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Bush Signals Wrong Turn on Road to Arms Control

<i> William H. Kincade teaches in Georgetown University's National Security Studies Program. Jonathan L.A. Shrier is the research director at ACCESS: A Security Information Service. The views expressed here are their own</i>

George Bush, despite bipartisan advice to the contrary, seems ready to redefine arms control by emphasizing conventional and chemical negotiations and putting nuclear arms talks on the back burner.

The premises of a changing course are beguiling: Soviet President Mikhail S. Gorbachev’s military reforms remain an uncertain basis for “deep cuts” in nuclear arms, conventional force reductions could lessen U.S. nuclear leverage and Soviet decline allows the United States to call the arms-control tune. There is also the view that Ronald Reagan’s arms-reduction legacy is a fluke, seen by liberals as product of Reagan’s opportunism and Gorbachev’s initiatives and by conservatives as a sellout, an aberration, ripe for replacement by a more cautious approach.

Yet the Reagan legacy is consistent with the basic themes of American national strategy over the last dozen years: seeking deep cuts in nuclear forces while reducing the risks of inadvertent nuclear war and ensuring that arms control is not detached from U.S. concerns about regional conflict and human rights. Progress made in these areas by Reagan will be jeopardized by Bush Administration “bait and switch” tactics that attempt to substitute a chemical arms agreement for a strategic nuclear one.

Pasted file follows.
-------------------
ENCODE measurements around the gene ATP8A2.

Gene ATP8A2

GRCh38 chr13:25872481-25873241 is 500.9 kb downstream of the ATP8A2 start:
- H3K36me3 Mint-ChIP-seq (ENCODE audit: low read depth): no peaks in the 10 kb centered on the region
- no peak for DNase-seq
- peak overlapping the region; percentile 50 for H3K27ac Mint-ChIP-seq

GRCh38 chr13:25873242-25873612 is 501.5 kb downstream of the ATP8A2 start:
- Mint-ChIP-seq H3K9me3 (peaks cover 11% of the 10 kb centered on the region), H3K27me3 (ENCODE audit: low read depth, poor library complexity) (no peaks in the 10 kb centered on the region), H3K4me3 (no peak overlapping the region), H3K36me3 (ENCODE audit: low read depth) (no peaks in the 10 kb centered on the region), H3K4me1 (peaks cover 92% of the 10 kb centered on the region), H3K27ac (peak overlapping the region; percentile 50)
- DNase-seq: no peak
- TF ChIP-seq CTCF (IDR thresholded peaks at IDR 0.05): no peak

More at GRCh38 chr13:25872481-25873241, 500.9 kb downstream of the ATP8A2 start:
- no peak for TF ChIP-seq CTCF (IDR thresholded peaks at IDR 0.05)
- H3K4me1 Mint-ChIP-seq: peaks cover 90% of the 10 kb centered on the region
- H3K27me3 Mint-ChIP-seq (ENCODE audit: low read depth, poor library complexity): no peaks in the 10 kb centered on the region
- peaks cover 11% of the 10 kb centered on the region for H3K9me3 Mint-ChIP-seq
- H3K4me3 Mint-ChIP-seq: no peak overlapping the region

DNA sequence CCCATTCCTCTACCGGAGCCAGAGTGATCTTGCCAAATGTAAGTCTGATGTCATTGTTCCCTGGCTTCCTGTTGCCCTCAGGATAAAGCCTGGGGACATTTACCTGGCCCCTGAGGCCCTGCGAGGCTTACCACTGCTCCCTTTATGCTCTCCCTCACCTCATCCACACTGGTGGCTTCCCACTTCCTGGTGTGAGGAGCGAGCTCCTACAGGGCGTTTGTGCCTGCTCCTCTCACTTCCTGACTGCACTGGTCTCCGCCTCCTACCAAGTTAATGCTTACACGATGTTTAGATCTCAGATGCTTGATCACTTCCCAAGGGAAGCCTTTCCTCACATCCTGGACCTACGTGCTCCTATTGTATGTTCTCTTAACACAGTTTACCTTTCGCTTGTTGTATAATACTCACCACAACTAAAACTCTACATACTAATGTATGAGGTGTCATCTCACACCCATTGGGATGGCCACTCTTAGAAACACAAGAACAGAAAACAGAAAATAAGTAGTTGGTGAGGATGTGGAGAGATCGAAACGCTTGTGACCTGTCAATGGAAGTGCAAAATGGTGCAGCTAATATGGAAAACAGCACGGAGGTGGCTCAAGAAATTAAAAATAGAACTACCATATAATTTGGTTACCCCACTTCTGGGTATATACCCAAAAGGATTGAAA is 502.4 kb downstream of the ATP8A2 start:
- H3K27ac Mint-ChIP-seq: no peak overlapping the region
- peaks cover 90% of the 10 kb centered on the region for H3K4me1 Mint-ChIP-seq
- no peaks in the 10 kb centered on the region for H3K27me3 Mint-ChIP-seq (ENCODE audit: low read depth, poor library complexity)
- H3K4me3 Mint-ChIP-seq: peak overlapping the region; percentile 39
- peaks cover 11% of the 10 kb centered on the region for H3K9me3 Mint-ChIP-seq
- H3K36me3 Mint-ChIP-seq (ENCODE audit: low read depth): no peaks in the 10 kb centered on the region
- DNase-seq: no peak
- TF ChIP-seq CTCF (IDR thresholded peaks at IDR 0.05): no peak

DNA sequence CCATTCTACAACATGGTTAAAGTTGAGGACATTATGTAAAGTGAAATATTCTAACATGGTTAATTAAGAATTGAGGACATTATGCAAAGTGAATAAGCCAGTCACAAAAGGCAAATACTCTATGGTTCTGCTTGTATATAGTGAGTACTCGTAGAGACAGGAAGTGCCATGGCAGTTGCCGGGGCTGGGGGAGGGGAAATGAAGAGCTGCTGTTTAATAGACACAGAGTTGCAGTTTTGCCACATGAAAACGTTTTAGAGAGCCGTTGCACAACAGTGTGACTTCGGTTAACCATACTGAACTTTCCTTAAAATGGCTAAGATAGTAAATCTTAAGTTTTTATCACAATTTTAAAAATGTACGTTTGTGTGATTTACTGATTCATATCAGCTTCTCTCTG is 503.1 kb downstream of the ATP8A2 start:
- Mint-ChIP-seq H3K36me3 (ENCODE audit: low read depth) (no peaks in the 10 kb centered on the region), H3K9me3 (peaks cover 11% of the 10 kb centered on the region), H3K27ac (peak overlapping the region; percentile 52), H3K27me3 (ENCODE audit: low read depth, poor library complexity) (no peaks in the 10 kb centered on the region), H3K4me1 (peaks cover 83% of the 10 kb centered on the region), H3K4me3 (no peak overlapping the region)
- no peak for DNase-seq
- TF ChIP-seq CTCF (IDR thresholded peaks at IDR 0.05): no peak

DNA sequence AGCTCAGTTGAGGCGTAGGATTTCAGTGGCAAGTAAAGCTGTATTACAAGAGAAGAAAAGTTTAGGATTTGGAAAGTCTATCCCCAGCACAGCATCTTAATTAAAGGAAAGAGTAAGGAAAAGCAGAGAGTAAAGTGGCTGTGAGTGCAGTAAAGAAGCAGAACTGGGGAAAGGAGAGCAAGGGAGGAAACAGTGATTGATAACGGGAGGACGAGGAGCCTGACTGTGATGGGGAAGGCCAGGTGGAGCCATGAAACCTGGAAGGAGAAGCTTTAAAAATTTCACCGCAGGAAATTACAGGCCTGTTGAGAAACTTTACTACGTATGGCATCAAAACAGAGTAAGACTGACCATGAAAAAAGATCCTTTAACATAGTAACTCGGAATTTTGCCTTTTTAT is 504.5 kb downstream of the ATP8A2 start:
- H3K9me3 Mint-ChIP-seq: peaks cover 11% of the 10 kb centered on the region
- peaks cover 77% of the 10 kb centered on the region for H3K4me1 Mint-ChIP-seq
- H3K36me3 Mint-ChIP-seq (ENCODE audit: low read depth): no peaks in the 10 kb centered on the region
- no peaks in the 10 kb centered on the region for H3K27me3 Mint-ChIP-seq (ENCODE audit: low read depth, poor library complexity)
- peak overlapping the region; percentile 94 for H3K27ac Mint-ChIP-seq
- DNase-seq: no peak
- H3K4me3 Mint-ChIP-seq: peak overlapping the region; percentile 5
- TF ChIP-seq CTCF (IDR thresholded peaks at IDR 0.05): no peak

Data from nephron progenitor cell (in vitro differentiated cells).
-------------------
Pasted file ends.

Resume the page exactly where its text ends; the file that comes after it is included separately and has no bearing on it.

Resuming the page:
Two realities further mock a postponement of the Strategic Arms Reduction Talks (START) in favor of progress in the Conventional Forces in Europe talks and negotiations for a chemical weapons pact:

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-- Before a START agreement, the Bush Administration cannot wisely make the urgent budget choices called for on two expensive bomber programs (B-1B and B-2) and two costly and uncertain missile programs (rail-mobile MX and Midgetman).

-- Americans and West Europeans are concerned about the nuclear dilemma; conventional forces cuts are not likely to come soon enough or be deep enough, in the first instance, to ease budget problems or impress voters in North Atlantic Treaty Organization countries.

The worthy efforts for a chemical-arms agreement do not respond to concerns of publics or security elites. Granted, chemical arms are weapons of mass destruction, but not of possible social or national destruction. There are no itchy trigger fingers capable of firing all our chemical weapons, should we decide the Soviets were thinking about firing theirs. Bush’s vow last Oct. 21 had a hollow ring: “If I’m remembered for anything, it would be this: A complete and total ban on chemical weapons. Their destruction for ever. That’s my solemn mission.”

Such a pact would resound politically with the noise of a feather, doing nothing to satisfy the deep, if now muted, public desire for cuts in strategic nuclear weapons. Finally, Bush cannot deliver on his “solemn mission.” Any country with a fertilizer plant can make chemical weapons, the poor nation’s deterrent.

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Against this backdrop, the case for ignoring the Reagan agenda needs testing; up close, the arguments don’t add up.

Change in the Soviet Union. Soviet foreign-policy changes in the late 1980s--withdrawing from Afghanistan, paying U.N. debts, freeing emigration, settling regional issues and initiating arms accords--do not depend on Gorbachev. They stem from an elite consensus that previous policies were counterproductive and costly. Gorbachev is the agent of change, but the impulse for such reform predates his rise. Support from the military and lack of dissent from the Politburo indicates the trend will continue even if resistance to domestic economic reform ends in Gorbachev’s ouster.